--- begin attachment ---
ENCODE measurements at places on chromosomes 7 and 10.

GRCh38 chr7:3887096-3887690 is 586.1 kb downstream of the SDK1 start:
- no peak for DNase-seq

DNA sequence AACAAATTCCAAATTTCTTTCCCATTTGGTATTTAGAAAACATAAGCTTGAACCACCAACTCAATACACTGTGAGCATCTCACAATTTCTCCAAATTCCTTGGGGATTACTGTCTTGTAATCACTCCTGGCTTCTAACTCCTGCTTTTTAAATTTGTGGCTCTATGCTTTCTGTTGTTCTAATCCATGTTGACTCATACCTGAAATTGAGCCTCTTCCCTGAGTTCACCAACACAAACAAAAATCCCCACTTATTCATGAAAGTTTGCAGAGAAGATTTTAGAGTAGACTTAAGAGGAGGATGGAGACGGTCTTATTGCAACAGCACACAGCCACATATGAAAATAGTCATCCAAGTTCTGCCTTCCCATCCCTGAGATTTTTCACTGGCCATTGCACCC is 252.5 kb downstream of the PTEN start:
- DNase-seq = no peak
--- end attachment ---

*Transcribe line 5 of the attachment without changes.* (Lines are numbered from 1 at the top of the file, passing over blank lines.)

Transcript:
- DNase-seq = no peak